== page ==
On Sunday, Russia proved to be one of the world’s technologically endowed nations after it launched its Arktika-M, a space satellite on the first mission to monitor climate and environment in the arctic.
This was after a move by the Kremlin to expand the country’s actions in the region. There is a need to monitor the Arctic because it can lead to adverse climatic conditions when disrupted to some levels.
For instance, we have seen how the USA, with all its advanced infrastructures, cannot restore normality in Texas after a winter storm that hit the state. The Texas Storm left many people without power and other essentials. Such extreme weather conditions are attributed to Arctic-like temperatures and heavy snow.
Russia is currently trying to record or learn about its weather condition patterns to avoid a similar predicament affecting the country. With the push to have the space satellite sent into the Arctic, they will monitor and foresee climate changes. They are now at the forefront of avoiding climate-related calamities that could be unpredictable.
For the last three decades, the Arctic has warmed more than twice, and the figures are above the global average. That’s why Moscow wants to develop an energy-rich region, and if possible, they will invest in the Northern Sea Route for shipping across its wide northern side as ice melts.
The head of Russia’s Roscosmos space agency, Dmitry Rogozin, confirmed via a post on Twitter that the satellite was successfully launched into the Arctic. Rogozin wrote how the Arktika-M was launched via Soyuz rocket from Kazakhstan’s Baikonur cosmodrome, and the space satellite had reached its intended orbit.
Roscosmos space agency plans to launch and send up a second satellite in 2023. They believe that they will have two space satellites that will offer round-the-clock, all-weather monitoring of the climate changes on the Arctic Ocean and the Earth’s surface.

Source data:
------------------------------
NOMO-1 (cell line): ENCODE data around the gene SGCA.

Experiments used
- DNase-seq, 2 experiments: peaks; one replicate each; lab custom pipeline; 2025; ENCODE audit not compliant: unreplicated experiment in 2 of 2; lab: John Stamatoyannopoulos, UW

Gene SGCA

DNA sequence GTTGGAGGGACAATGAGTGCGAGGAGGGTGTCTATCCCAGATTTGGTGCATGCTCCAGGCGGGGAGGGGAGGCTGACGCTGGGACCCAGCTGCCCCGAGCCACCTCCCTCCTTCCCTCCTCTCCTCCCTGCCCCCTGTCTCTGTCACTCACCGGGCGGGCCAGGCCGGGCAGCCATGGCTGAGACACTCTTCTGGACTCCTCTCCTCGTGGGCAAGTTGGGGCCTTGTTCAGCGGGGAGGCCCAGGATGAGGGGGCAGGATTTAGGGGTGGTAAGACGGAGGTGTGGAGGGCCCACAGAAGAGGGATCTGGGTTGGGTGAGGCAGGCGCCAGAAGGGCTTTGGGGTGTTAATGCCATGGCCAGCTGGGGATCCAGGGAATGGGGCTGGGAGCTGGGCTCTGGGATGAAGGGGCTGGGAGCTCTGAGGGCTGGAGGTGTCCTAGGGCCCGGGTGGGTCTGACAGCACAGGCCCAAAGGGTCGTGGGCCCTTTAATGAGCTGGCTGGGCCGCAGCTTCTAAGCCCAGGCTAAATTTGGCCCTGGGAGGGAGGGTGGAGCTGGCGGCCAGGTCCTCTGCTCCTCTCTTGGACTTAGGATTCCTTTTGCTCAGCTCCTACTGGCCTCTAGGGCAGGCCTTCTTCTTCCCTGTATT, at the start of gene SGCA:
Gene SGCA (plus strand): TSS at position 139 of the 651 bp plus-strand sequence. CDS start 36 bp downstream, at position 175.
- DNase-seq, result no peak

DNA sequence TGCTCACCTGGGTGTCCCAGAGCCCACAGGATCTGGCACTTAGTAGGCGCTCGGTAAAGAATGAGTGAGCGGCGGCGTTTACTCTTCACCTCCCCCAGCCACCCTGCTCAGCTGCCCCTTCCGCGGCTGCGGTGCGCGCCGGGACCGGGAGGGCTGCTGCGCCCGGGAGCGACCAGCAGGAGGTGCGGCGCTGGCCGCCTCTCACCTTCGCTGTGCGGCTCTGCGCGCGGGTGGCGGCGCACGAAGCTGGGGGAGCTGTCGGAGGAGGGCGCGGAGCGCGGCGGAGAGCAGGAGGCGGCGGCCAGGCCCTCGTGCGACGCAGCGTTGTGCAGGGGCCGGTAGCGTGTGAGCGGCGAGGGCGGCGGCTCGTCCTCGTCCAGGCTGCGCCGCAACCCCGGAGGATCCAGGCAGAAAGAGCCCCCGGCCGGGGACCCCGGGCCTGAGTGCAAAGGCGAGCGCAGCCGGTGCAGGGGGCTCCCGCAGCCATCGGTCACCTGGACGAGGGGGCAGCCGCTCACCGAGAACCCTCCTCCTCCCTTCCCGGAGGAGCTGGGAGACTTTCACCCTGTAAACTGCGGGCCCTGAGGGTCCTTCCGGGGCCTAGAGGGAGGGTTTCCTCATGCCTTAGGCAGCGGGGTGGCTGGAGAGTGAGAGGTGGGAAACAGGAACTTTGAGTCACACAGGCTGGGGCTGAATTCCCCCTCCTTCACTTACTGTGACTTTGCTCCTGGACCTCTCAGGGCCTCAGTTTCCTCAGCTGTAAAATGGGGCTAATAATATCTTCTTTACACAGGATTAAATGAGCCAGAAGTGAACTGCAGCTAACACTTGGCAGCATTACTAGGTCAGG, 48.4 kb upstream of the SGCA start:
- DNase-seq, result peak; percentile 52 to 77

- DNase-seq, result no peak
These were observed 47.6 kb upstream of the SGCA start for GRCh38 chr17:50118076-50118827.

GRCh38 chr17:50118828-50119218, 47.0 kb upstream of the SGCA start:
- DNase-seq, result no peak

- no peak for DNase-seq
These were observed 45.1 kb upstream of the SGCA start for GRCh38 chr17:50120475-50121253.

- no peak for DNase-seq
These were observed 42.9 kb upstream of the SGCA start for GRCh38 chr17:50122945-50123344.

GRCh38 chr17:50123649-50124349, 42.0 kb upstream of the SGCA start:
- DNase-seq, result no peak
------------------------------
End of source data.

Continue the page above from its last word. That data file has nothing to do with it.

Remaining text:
The space satellite is equipped with a highly elliptical orbit that will enable it to pass over northern latitudes, allowing it to monitor and record the north region’s climatic conditions for a while before it loops back down under Earth.
Roscosmos added that the Arktika-M is expected to monitor and take images of the Arctic every 15-30 minutes. This feature can’t be done or recorded by existing satellites that orbit above the Earth’s equator.
The space satellite will act as a rescue program and form part of the international Cospas-Sarsat satellite-based search because it will be able to retransmit distress signals from aircraft, ships, or people residing in remote areas.
Mia Bennett, a geographer at the University of Hong Kong, believes that Arktika-M will contribute a lot to how countries, especially Russia, monitor their climate changes in the Arctic.
Bennet stated that as more activity happens in the Arctic and moves into higher attitudes, more weather and ice forecasting abilities will be approved overtime. She believes a country like Russia that sees itself as a space power can now rely on its own space satellite -Arktika-M to monitor climate and other means, be it commercial or military in nature.
Rachel Lott is a Reporter for Chroniclex After graduating from Cuyahoga Community College, Rachel got an internship at USA Evening and worked as a Reporter and Producer. Rachel has also worked as a Reporter for WKYC TV and Fox News Channel. Rachel Covers International Developments.